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Woman diagnosed with brain tumor aged 20 had to relearn how to use a fork

Charlotte Render, 22, from Scunthorpe, thought she was suffering from dizziness but was later diagnosed with a slow-growing brain tumor that required immediate surgery

A woman who was diagnosed with a brain tumor at the age of 20 tells how she had to relearn basic skills.

Charlotte Render, now 22, has been living with a slow-growing brain tumor called pilocytic astrocytoma since August 2020.

The Scunthorpe woman required immediate surgery to remove a tumor that was making her dizzy and unable to walk.

she said Grimsby Live : “When I received my diagnosis, I didn’t notice it. I don’t think I understood the gravity of what happened.







Charlotte Render, from Scunthorpe, was diagnosed with a life-changing brain tumor back in 2020
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Charlotte Render)

“I had surgery pretty quickly on August 17, 2020 at Hull Royal Infirmary. I think it wasn’t until after the surgery that I realized how serious it was.

“Had I experienced that, I probably would have had trouble undergoing the surgery.

“Everyone around me in the hospital was in their 50s and 60s or up. I just thought why am I so young here?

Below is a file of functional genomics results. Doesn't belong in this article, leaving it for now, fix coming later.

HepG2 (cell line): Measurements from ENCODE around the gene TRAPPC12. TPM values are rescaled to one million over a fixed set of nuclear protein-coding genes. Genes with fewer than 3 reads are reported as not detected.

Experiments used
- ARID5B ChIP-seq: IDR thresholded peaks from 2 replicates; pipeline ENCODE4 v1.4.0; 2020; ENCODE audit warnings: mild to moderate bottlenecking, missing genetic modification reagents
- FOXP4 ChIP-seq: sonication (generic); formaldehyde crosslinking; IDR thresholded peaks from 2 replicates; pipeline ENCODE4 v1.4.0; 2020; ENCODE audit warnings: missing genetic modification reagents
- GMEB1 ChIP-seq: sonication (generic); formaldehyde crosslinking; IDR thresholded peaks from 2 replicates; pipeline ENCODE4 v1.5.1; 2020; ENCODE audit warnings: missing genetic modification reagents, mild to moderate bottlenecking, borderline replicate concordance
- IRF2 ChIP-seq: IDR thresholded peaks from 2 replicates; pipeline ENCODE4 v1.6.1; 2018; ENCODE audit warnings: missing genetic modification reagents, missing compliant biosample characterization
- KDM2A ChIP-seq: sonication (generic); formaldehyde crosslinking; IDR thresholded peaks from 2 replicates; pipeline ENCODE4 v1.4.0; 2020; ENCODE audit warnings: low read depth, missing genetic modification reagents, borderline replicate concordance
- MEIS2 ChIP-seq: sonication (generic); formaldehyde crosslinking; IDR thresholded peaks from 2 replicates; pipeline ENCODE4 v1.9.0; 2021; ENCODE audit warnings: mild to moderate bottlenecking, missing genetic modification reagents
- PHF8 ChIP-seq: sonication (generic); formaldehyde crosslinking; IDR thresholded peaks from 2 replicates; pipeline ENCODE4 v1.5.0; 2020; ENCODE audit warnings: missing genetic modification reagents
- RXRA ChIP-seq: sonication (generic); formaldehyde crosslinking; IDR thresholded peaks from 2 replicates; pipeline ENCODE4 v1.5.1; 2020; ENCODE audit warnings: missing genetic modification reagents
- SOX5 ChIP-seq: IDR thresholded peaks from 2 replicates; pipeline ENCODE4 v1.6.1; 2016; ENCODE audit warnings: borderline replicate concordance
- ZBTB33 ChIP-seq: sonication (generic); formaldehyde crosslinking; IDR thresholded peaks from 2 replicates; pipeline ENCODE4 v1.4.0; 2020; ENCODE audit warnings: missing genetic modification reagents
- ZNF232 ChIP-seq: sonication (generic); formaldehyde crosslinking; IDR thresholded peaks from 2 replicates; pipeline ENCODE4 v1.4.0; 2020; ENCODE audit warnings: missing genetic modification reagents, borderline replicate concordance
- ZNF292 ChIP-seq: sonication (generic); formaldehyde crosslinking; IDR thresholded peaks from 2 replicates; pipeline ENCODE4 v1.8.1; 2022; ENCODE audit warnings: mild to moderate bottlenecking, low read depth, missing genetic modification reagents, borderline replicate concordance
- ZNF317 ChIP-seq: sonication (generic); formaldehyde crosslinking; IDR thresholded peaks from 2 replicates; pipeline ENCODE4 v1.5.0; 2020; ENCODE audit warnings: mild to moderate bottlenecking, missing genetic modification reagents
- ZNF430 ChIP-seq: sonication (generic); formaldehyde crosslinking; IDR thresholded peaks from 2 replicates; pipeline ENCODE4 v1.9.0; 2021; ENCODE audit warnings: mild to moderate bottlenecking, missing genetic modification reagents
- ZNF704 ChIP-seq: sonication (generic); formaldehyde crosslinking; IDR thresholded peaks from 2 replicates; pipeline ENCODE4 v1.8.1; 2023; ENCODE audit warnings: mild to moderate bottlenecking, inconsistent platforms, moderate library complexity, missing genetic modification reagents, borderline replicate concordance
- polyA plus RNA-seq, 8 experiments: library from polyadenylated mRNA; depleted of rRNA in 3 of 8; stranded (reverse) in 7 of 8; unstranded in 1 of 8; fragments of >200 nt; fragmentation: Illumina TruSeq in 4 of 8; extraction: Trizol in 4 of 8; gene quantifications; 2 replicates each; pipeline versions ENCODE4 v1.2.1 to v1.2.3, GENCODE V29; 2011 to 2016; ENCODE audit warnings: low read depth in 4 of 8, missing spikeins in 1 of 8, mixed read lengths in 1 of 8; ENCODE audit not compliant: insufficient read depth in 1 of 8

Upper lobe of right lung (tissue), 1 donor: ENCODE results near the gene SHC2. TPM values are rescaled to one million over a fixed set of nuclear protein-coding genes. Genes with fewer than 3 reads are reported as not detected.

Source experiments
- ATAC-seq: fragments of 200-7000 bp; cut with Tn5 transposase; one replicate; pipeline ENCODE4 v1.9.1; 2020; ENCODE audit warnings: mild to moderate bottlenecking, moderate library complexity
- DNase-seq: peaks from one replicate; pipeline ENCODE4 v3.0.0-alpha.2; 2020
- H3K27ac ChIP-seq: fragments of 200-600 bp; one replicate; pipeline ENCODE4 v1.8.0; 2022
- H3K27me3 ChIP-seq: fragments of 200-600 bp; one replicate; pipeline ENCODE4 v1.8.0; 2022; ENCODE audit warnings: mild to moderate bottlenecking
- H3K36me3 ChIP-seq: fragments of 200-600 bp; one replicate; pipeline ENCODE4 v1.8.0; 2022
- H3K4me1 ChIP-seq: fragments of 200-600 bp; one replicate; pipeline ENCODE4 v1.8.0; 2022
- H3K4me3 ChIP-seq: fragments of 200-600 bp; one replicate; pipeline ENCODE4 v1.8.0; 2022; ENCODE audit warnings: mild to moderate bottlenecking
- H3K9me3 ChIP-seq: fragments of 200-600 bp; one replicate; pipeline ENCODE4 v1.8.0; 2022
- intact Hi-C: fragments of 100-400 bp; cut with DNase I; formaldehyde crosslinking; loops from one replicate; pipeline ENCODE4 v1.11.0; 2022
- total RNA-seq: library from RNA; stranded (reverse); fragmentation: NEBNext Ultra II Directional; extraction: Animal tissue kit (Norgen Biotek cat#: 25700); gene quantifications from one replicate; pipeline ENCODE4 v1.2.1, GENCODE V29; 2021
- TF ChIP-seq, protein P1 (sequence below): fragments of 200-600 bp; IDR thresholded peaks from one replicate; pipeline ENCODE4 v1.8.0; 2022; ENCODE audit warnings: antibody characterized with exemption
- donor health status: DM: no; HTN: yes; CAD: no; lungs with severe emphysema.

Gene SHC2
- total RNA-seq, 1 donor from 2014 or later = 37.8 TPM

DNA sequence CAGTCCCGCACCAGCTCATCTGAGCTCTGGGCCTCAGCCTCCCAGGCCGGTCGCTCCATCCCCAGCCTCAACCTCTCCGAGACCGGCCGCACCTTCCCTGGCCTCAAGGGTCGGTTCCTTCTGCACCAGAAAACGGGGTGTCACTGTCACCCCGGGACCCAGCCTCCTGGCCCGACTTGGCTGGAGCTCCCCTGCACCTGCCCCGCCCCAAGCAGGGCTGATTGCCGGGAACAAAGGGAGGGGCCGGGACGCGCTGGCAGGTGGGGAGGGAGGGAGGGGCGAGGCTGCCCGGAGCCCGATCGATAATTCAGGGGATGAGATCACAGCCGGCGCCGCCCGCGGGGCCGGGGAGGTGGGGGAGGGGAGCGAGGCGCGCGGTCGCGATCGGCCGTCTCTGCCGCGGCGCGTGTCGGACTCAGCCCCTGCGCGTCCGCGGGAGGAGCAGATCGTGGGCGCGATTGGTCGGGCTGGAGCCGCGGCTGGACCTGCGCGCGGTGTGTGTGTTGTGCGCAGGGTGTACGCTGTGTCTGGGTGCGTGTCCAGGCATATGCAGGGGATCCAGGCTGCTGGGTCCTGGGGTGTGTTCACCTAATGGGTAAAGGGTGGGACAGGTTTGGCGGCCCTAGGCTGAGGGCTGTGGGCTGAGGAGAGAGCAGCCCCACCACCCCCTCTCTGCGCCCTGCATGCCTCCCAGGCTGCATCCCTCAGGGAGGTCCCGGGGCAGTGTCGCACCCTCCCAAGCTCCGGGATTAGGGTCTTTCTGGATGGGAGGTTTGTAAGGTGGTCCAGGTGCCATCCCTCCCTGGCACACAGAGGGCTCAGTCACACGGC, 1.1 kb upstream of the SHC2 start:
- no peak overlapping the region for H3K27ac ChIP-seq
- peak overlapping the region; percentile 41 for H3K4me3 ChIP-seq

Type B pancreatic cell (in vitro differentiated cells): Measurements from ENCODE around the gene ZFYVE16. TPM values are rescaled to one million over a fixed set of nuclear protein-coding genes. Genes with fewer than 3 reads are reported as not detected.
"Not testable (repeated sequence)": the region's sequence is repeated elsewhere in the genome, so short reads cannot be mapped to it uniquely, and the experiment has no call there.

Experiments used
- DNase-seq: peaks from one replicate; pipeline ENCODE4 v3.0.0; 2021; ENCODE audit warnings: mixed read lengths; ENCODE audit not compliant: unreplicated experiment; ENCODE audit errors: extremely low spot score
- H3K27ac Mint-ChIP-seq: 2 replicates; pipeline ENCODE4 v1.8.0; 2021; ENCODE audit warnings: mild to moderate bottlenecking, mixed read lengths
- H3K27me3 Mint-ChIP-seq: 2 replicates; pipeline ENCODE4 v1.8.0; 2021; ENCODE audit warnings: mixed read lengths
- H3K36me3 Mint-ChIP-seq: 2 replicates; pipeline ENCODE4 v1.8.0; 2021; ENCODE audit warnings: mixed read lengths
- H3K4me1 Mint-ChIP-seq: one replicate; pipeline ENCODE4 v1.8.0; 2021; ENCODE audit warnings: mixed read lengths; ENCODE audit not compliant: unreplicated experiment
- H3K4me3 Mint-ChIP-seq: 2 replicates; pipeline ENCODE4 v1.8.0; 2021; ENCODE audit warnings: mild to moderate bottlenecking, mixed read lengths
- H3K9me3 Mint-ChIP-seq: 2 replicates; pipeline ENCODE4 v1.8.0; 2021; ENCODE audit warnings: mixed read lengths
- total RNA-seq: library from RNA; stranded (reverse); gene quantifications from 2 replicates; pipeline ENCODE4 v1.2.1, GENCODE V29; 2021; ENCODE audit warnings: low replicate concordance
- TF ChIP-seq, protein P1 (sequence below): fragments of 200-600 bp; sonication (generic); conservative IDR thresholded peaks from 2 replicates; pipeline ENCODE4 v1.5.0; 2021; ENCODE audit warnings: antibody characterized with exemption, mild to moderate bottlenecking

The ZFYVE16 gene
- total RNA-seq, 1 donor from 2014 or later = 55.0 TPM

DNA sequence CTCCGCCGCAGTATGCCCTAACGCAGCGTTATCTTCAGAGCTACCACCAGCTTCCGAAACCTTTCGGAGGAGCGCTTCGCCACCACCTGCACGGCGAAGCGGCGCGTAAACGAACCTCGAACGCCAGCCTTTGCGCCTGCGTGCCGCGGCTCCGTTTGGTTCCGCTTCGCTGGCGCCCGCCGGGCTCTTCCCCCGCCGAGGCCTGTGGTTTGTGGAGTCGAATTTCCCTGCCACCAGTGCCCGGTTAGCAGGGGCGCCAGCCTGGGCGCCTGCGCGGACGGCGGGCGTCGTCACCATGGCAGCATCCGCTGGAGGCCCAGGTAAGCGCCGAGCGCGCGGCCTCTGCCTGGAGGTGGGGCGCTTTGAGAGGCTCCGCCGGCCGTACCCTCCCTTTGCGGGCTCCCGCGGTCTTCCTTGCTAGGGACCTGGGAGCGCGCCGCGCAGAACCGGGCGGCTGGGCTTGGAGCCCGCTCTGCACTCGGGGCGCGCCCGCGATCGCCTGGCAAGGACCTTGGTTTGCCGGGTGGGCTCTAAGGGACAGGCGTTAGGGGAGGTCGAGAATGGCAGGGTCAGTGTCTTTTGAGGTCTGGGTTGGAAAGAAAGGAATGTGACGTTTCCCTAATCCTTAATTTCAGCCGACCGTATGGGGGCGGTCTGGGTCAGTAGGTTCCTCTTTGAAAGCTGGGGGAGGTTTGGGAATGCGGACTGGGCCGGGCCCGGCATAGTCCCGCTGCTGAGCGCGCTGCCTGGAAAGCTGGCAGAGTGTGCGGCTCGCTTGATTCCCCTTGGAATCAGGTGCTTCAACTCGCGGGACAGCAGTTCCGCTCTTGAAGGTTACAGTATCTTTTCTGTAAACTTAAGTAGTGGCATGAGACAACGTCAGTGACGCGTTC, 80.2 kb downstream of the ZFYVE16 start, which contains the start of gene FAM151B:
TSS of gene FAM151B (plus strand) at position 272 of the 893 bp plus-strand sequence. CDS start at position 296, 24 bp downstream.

“But it can happen to anyone.”







Charlotte, 22, had to learn how to use a fork and do other basic things after surgery
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Charlotte Render)

Prior to the diagnosis, Charlotte suffered from severe headaches for a long time and initially thought she was struggling with dizziness, unaware that it was a tumor growing in her brain.

She had to sign a document saying she would like to proceed with the surgery if things “didn’t go according to plan”.

Charlotte admitted the diagnosis came as a shock not only to her but to her family as well, adding, “I could see how upset my mum was. My father even cried.

“They fought a lot. But I just didn’t feel anything and I didn’t feel any emotions for a few months.

“I got a lot of messages from friends saying how brave I was. However, I didn’t feel brave.

“I was told that it might be possible that I couldn’t use facial muscles, I might not be able to speak or use my legs. That was really scary.







Charlotte Render, from Scunthorpe, required immediate surgery for a slow-growing brain tumor
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Image:

Charlotte Render)






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Image:

Charlotte Render)

“But after the surgery I realized I could still walk, move and use my facial expressions.

“I lost use of my right hand during surgery and my left thigh was affected. I had to relearn basic things like how to use a fork.

“It was really difficult, but I consider myself very lucky to be here today. I had a supportive family around me to keep going.

“I suffered for a long time from what I thought was veritgo, when you get really nauseous and dizzy at 16. The dizzy spells came and went, but they got worse.”

Charlotte talks about her experience of having a brain tumor at a young age as March is Brain Tumor Awareness Month.

https://www.mirror.co.uk/news/uk-news/woman-diagnosed-brain-tumour-age-26566308 Woman diagnosed with brain tumor aged 20 had to relearn how to use a fork

Fry Electronics Team

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